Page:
Imaging Results Using the Rigid Confocal Microlaparoscope

To evaluate whether we can identify pathologic changes in fallopian tube using confocal microendoscopy, we used the current rigid microlaparoscope to examine excised human fallopian tube samples. In addition, we were able to test the concept of in vivo fallopian tube imaging during several surgeries where the surgeon was able to manipulate the fallopian tube and position the 5-mm rigid tip of this microlaparoscope on the fimbriated end of the fallopian tube.

Figure 1 shows two ex vivo images of human fallopian tube stained with acridine orange and imaged with the rigid confocal microlaparoscope. The figure includes corresponding histology images taken from the regions where the confocal images were obtained. The diagnosis in both cases was normal fallopian tube. Images taken from the rigid confocal microlaparoscope have a full field-of-view of 0.45 mm in tissue space. Figure 2 shows in vivo images taken with the rigid microlaparoscope. As stated, the rigidity and diameter of this system make it hard to image inside the fallopian tube but the surgeon was able to image the fimbriae. Figures 2(a) and 2(b) were taken from a patient whose histologic diagnosis revealed normal tissue. Figures 2(c) and 2(d) were obtained from a patient who had a visible mass attached to the fimbriated end of the fallopian tube. The mass was imaged in vivo with the rigid confocal microlaparoscope system and then diagnosed via frozen section as high grade serous carcinoma. Interestingly, the ovary associated with this fallopian tube had no evidence of cancer on pathologic examination. This particular fallopian tube tumor would have been visually detected and biopsied without the need for a high resolution imaging system. However, this case does call attention to the benefit of a high resolution imaging system to help diagnosis cases where fallopian tube pathology is less clinically evident.

Fig. 1

Ex vivo confocal microlaparoscope images and corresponding histologic images of excised normal human fallopian tube stained with acridine orange. Images (a) and (b) are from a similar location on one patient. Images (c) and (d) are from a similar location on another patient. The confocal images (a) and (c) have a full field-of-view of 0.45 mm.


Fig. 2

In vivo images of human fallopian tube stained with acridine orange and imaged during open surgery with the rigid confocal microlaparoscope system. Images (a) and (b) are from a patient with healthy tubes and ovaries. Images (c) and (d) are from a patient diagnosed with high grade serous carcinoma in the fallopian tube and no ovarian involvement. The full field-of-view of images is 0.45 mm.


These imaging results suggest that the confocal microlaparoscope has sufficient resolution to differentiate cellular structures in the fallopian tube. One can certainly visualize significant differences between the two in vivo cases in Fig. 2, presumably stemming from morphological changes in the cancerous tissue.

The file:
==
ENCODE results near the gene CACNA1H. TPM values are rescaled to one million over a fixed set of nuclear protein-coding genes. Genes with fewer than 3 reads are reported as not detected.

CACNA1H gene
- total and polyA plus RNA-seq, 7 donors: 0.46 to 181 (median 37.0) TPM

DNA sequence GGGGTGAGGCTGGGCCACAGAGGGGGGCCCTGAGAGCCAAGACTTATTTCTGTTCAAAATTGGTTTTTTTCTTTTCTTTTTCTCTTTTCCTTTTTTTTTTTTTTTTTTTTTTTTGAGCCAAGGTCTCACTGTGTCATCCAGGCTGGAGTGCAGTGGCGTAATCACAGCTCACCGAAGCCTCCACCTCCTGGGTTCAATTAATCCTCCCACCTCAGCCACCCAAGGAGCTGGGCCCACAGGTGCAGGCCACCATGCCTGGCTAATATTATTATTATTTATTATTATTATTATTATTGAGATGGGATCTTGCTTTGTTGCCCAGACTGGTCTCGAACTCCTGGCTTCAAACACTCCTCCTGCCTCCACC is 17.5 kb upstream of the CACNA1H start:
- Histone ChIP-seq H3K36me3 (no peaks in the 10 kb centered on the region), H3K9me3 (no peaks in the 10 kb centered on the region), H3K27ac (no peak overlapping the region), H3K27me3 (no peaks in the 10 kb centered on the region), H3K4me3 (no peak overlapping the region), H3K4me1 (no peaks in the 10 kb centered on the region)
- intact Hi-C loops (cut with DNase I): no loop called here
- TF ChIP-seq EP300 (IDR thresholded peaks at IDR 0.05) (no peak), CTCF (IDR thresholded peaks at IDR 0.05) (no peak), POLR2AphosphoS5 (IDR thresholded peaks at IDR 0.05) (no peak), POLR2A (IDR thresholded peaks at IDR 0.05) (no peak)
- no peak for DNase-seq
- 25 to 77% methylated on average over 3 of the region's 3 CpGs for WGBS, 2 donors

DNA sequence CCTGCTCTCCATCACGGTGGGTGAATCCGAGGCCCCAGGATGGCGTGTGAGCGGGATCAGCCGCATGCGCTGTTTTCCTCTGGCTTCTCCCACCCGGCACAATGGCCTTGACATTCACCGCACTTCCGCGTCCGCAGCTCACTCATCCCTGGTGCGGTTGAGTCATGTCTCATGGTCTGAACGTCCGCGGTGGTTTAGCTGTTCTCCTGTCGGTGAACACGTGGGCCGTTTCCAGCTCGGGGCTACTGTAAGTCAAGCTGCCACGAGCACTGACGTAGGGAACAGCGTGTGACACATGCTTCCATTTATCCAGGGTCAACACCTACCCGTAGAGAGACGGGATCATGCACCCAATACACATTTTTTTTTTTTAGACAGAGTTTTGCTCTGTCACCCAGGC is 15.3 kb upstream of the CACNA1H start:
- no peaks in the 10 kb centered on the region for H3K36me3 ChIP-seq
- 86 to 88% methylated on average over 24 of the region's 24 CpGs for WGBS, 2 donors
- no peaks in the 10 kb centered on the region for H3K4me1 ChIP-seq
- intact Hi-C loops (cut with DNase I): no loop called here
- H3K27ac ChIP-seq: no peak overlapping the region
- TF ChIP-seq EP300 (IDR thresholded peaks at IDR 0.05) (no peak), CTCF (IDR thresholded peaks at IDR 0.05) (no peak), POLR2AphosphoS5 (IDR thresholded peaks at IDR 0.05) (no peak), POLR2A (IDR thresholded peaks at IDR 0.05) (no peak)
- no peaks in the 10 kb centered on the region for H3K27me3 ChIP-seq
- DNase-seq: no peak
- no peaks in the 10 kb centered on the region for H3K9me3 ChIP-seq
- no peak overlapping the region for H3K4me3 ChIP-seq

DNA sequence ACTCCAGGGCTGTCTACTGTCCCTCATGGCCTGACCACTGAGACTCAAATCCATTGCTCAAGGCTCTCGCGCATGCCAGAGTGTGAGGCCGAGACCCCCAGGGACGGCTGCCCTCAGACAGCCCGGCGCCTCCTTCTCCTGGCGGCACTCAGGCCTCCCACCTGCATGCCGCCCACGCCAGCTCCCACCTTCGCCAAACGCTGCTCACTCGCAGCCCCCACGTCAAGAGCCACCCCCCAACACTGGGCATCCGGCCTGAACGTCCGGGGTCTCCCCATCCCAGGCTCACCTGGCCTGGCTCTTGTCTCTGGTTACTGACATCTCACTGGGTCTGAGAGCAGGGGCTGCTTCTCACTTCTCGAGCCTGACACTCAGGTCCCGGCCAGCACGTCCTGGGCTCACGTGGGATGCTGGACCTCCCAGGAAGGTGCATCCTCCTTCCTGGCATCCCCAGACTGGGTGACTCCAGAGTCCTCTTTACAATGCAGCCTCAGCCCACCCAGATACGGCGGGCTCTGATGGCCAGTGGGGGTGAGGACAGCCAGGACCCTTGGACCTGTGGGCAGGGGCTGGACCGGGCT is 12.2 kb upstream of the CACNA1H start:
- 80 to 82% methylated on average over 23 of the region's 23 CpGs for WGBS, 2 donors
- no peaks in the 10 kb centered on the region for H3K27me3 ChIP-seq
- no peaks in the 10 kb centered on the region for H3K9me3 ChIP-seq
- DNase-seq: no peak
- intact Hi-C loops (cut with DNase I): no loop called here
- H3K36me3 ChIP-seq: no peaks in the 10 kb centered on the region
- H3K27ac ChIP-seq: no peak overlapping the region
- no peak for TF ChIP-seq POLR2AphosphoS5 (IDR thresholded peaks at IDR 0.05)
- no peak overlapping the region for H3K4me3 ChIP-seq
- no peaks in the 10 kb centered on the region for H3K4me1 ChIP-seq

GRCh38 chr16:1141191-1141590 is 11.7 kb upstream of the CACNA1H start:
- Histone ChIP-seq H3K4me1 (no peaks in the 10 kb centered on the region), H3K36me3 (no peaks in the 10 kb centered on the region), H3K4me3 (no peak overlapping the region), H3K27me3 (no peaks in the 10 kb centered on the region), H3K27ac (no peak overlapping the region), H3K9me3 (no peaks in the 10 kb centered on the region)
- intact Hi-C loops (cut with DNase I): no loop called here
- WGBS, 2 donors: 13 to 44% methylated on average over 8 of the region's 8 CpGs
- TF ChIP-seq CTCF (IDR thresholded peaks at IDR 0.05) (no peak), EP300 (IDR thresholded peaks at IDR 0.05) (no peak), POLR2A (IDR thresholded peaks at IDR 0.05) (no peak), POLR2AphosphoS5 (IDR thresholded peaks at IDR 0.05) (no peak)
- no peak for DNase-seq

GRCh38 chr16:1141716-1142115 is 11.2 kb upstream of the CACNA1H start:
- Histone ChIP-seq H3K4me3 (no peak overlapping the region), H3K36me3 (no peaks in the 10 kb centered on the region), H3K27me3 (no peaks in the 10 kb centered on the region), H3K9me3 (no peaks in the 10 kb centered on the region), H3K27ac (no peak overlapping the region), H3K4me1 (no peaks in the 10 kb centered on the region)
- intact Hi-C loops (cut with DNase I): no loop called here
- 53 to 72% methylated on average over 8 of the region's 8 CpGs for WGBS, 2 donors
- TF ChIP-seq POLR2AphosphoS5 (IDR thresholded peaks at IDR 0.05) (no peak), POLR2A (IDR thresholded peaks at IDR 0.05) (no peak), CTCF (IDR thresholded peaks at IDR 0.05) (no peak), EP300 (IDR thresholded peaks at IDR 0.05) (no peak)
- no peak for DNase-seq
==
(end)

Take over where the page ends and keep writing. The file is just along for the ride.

Imaging Fallopian Tubes Using the New Articulating Confocal Microlaparoscope Catheter


New Articulating Confocal Microlaparoscope Catheter

To enable better in vivo access to fallopian tubes, we designed and built a prototype laparoscopic imaging probe. This probe is a bare fiber bundle imaging system (i.e., no miniature objective lens), which has a thin 2.2-mm-diameter articulating distal tip. The fiber bundle has the same specifications as the one used in the rigid system. Since it is a bare fiber probe, the focal plane is static such that only the tissue in contact with the tip of the fiber bundle is imaged by the confocal instrument. The new articulating microlaparoscope catheter incorporates a dye channel to deliver exogenous contrast agent to the tissue. The smaller diameter distal tip and the ability to control the angle of the tip provide the size and flexibility needed to image inside the curved and delicate structure of the fallopian tube.

The articulating microlaparoscope, shown pictorially in Fig. 3, incorporates an ergonomic lightweight handle. The distal tip articulates by flexing the handle relative to the direction of the rigid portion of the laparoscope probe. A ball and socket mechanism in the front portion of the handle serves as the pivot point. The flexible distal tip of the laparoscope is composed of 20 metal links that stack on top of each other. Four metal wires extend from a component aligned with the socket, through the ball, down a 30-cm-long rigid metal tube, through four small holes on the rims of the 20 metal links, and finally connect to the distal tip of the probe. As the surgeon changes the angle between the handle and the metal tube, the change in tension on the four internal drive wires causes articulation of the distal tip in a manner similar to that of a traditional flexible endoscope. Roughly 45 deg of angle between the handle and the rigid tube provides nearly 90 deg of distal tip articulation. The design also incorporates an articulation lock that allows the surgeon to set and maintain a specific angle at the distal tip. A single multipurpose button allows the surgeon to save still frames with a short press and deliver a predetermined amount of contrast agent with a long press. Video can be recorded via the computer-based controls on the optical scan unit. A small syringe loaded with 0.2 cc of contrast agent is inserted into a Luer Lock connector in a recessed cavity that guides the fluid down a 21 gauge hypodermic tube to the distal tip. The articulation mechanism was inspired by commercial instruments22 that are designed to overcome the limitations imposed by rigid laparoscopic instruments. The probe has a symmetrical design that allows for both left-handed and right-handed usage. The mechanical design for the new catheter was done in SolidWorks and then made using a rapid prototyping Objet350 Connex 3D printer. A photograph of the prototype device is shown in Fig. 4 and a demonstration of the articulating distal tip is provided in Fig. 5.